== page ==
What does Brabant stand for today as a visitor destination and investment location? What distinguishes it from other regions in Europe?
Home to the headquarters of leading multinationals like Philips Netherlands, NXP and Signify, Brabant, is an important tech hub, nurturing research & innovation centres, and technology clusters like pharmaceuticals, software, automotive, and high tech. Heleen Huisjes aptly points out that the presence of various industry verticals supports collaboration between each other, boosting science.
Another aspect that makes Brabant an appealing investment location is its proximity to major cities like Amsterdam, Düsseldorf, and Brussels. Ton van Mol, the MD of Holst Centre, finds Brabant on par with the Grenoble and Dresden areas in Europe. Due to the presence of major OEMs, from a practical point of view, the total supply chain within a certain radius makes it an attractive place.
Marco van den Bosch adds that Brabant is a fast-growing region with a true innovative drive, not only in digitalization but in unique products such as microchips, navigation systems and – as mentioned earlier – also flying cars. In his words, “For us, it is the ideal environment to create the mobility of the future”.
Brigitte Drees feels that Brabant’s business climate is one of the best in the world. Brigit van Dijk seconds this, adding that the combination of world-class universities, leading multinationals and a promising startup scene creates a certain buzz that makes Brabant an attractive location.
Brigit van Dijk points out that the perfect balance of entrepreneurship and creativity of Brabanders, alongside their relaxed and informal outlook, reflects in the high number of startups entering the market, as well as the many quirky shops, art galleries and great pubs and restaurants.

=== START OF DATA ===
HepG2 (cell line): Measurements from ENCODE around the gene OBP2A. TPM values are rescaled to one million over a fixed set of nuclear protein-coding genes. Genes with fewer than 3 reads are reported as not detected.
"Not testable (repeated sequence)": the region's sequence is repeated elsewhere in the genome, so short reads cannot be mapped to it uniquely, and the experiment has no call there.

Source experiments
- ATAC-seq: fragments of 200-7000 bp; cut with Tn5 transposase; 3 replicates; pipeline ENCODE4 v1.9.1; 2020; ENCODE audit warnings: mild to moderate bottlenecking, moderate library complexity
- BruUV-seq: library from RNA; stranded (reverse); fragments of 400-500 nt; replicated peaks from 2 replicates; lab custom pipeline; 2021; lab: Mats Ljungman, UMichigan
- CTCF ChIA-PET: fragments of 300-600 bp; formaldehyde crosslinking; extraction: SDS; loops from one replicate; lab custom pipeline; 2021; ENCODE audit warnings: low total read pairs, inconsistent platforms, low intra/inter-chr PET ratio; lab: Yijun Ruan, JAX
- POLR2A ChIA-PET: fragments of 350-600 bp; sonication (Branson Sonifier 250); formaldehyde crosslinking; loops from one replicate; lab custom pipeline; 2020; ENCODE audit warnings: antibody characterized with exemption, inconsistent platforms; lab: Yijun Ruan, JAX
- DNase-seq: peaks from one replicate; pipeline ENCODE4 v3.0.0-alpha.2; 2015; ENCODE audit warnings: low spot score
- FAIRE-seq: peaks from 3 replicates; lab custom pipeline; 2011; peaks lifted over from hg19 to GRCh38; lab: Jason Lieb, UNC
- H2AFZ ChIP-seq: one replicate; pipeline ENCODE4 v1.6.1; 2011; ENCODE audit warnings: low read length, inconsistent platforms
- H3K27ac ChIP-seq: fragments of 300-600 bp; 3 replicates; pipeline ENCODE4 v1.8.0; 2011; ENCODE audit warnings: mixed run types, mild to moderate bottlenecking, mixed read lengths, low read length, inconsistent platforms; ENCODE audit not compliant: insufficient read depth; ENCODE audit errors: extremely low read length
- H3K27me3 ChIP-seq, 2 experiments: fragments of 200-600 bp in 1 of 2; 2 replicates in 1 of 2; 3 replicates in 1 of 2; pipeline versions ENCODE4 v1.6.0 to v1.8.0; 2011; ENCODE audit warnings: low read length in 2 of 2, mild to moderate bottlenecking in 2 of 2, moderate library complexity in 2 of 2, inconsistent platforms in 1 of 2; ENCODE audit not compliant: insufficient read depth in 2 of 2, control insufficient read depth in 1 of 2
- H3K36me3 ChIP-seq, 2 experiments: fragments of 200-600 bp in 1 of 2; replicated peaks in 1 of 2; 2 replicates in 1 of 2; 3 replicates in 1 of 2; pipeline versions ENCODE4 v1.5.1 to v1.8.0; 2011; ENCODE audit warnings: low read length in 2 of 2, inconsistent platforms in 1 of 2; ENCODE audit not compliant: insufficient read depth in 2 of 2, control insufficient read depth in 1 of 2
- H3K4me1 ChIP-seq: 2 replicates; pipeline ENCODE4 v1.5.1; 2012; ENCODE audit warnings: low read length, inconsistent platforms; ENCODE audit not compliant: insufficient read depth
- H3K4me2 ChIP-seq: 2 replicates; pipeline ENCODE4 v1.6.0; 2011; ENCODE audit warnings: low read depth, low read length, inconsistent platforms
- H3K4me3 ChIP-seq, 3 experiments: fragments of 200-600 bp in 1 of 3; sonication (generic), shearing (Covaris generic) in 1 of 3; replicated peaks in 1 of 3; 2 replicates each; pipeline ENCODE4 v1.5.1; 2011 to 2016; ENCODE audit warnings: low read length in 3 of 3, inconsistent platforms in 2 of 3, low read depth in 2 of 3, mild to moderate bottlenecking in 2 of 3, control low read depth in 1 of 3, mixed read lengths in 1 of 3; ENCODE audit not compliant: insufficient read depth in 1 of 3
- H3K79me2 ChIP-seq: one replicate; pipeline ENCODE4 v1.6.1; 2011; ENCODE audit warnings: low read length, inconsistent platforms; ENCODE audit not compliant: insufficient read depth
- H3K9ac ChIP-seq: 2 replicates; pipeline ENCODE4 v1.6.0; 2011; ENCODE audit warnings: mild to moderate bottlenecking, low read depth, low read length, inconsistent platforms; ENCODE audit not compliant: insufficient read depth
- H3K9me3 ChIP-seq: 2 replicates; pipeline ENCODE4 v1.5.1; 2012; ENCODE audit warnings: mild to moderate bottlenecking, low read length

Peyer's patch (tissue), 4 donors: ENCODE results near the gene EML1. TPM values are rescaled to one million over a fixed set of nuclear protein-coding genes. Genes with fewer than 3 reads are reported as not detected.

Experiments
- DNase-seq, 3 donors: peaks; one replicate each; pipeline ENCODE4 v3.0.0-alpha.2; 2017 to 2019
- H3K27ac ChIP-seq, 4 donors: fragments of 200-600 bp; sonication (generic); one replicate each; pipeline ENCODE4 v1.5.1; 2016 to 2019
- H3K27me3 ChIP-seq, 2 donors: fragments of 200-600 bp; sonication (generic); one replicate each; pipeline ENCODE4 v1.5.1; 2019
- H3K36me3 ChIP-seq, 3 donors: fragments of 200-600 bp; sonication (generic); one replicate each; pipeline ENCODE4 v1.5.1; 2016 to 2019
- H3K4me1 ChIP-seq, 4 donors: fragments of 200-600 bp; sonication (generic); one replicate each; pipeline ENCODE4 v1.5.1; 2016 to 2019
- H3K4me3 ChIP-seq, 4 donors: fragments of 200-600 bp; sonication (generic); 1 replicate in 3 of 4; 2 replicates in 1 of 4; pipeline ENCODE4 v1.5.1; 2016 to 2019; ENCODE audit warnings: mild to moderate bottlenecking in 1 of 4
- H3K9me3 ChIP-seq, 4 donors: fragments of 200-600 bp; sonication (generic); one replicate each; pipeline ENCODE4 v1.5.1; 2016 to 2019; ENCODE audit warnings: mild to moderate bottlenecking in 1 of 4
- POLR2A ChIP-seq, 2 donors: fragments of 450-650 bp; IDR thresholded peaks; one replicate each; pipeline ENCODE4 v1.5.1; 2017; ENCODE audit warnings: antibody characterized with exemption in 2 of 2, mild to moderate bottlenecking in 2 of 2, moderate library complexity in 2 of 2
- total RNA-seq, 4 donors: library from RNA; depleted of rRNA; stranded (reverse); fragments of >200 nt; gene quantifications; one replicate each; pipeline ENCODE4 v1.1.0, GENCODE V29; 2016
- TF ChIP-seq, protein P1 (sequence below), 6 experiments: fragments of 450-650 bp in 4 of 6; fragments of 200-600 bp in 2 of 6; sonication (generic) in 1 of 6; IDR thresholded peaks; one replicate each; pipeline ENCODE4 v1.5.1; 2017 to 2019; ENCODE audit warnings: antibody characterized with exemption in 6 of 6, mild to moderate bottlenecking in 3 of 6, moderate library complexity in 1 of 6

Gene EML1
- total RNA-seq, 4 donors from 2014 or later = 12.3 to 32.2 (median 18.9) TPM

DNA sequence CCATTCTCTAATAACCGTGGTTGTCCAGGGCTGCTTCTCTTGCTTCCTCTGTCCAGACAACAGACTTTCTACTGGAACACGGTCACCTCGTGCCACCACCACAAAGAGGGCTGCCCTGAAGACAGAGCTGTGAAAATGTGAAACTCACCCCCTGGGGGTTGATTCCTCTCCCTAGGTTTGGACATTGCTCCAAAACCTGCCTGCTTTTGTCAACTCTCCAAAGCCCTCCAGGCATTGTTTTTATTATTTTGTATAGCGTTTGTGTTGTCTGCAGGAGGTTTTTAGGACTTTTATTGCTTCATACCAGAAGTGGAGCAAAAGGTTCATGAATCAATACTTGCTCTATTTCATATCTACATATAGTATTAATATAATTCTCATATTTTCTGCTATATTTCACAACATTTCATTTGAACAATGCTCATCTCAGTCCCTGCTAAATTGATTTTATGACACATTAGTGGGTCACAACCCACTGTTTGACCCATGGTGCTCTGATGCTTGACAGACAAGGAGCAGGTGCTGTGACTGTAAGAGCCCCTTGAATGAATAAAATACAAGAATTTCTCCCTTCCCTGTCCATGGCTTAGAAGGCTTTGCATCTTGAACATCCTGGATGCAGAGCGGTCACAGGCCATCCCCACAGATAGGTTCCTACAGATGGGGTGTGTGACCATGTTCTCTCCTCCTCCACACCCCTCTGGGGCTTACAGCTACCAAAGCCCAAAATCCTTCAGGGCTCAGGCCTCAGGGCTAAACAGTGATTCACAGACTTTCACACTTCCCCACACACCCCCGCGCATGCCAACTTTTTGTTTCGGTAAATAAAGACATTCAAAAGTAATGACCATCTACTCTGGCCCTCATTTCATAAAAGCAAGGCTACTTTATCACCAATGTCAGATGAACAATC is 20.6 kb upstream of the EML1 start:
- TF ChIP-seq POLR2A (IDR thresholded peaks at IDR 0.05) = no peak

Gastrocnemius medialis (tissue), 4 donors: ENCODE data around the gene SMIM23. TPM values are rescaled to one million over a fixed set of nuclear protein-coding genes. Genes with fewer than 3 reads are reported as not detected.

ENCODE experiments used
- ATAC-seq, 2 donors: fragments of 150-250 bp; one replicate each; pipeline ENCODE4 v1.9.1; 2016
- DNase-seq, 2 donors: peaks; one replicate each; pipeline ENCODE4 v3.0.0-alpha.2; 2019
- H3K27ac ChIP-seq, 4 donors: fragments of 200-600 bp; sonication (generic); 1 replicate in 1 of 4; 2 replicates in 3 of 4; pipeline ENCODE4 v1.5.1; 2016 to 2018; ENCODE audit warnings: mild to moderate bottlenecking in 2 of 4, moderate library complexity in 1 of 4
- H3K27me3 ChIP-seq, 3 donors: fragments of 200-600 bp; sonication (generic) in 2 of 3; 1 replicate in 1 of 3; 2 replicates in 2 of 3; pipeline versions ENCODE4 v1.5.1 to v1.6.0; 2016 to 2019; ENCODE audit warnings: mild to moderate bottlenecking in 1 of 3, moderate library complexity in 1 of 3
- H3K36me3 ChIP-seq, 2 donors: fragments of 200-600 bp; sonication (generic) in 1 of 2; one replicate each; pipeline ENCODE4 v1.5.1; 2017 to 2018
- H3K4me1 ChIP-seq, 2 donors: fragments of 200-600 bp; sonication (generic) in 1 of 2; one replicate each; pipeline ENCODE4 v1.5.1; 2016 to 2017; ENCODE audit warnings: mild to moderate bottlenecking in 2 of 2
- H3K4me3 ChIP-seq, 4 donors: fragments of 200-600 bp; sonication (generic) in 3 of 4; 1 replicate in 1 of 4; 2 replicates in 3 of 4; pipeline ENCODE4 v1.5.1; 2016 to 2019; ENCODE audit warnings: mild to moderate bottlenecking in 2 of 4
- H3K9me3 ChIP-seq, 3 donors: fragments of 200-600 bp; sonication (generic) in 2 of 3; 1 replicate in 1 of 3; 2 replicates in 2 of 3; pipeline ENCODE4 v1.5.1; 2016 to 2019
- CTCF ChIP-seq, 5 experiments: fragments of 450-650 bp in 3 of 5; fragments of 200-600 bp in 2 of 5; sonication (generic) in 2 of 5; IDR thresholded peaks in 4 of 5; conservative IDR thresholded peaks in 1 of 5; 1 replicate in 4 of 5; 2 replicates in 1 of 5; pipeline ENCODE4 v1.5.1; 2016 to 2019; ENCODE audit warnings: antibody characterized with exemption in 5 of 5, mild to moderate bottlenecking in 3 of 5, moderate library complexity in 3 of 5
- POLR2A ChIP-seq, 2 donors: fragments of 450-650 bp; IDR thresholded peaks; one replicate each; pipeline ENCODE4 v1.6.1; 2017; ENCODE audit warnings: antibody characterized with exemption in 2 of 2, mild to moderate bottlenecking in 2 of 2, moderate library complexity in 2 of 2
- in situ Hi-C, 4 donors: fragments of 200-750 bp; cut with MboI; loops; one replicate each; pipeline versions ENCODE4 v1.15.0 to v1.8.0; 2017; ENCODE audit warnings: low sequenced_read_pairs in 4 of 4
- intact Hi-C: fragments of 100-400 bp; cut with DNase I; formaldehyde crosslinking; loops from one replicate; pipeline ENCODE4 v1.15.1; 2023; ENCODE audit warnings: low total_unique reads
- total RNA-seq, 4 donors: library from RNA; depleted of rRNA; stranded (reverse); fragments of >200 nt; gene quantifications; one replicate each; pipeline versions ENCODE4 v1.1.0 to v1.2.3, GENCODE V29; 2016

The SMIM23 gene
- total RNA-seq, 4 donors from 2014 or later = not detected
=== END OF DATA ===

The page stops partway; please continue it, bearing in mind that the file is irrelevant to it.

For tourists, especially art enthusiasts, Brabant is home to world-class museums as well as cycling and walking routes. Many routes focus on a specific theme to ensure that residents and visitors can easily enjoy the scenic countryside. Recreational and tourist offers are varied and rich in contrast, close to each other in terms of distance, spread throughout Brabant.
Clearly, a region as dynamic as Brabant cannot be painted with one broad stroke. It is precisely this diversity that makes Brabant province attractive, according to the interviewees.
What makes Brabant successful as a region, destination and investment location?
What distinguishes Brabant from other regions is the people’s entrepreneurial spirit, drive for innovation, high productivity levels, and mutual trust when doing business together, says Brigitte Drees, whereas Heleen Huisjes talks about the good knowledge infrastructure, can-do attitude and the impulse to quickly turn results into business opportunities.
According to Marco van den Bosch, Brabant distinguishes itself from its peers due to its highly developed technology region in a strategic location, located between two of its biggest trade partners – Belgium and Germany. This thought is reflected by Ton van Mol who feels that a combination of the existing high tech industry with well-developed campuses, tax scheme and active BOM (Brabant Development Agency) foreign investment team is their secret to success.